My first question is regarding regen calibration - has anyone tried brake pedal pressure map for regen? This is how I plan to run my regen as I know the hardware and software supports it, I just haven't seen it implemented yet..? I will be installing a 0-5V pressure transducer in the brake circuit.

I also plan to use a CanBus display from ZeroEv so interested in poloLbricolo's question too! :)
 

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Any one has had success with can bus communications ? I'm using an Orion 2 BMS ans trying to comunicate discharge and charge current limit to the SME.
Hi - bad news I am afraid. I wanted to do exactly the same, and use Orion BMS to limit discharge and regen depending on battery temperature. Netgain have been trying to make it work with Ewert systems (who make Orion) but haven't been able to do it. I've been pestering them for over a year.
 

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I also think it is ok to fuse the keyswitch input, because it is the only circuit facing the 12 V system of the car. All other cables from the controller are more or less "switches" to be shorted to chassis ground. I wasn't sure about the 5V + cables to the throttle and motor but I think they will be handeld ith an internal error in the controller and not destroy anything.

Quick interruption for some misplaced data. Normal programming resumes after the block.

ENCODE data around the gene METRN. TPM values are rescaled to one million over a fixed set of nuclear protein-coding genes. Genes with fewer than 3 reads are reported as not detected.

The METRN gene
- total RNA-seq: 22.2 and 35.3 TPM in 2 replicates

I fuse key switch in (pin 24 on the low voltage system) with a 10A fuse. NONE of the controller cables should be grounded to the chassis. The ground wire is K1 or K12, within the controller wiring loom.
 

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Discussion Starter · #57 ·
I fuse key switch in (pin 24 on the low voltage system) with a 10A fuse. NONE of the controller cables should be grounded to the chassis. The ground wire is K1 or K12, within the controller wiring loom.
Yes, for the X1 Controller. However, the X144 (high voltage) controller is connected to the auxiliary battery, so by default it is grounded to the chassis, unless you have completely isolated your 12v system. This is I think the major difference between the two controllers, in most other regards they are the same.
 

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I am confused with all that cryptic grounds on the X144. First I connected Pin1 to Ground. Then there are several other grounds in the loom. To do nothing wrong I bridged all switches to Ground 1 instead of chassis. Now I see that all Ground connections can be chassis? I am confused about the diagrams in the manual. Also the function of the configurable digital outputs is not described very well. Because there is nothing to ground. Instead you drive a relay to switch the according function you select and configure in the software. It is all described very short.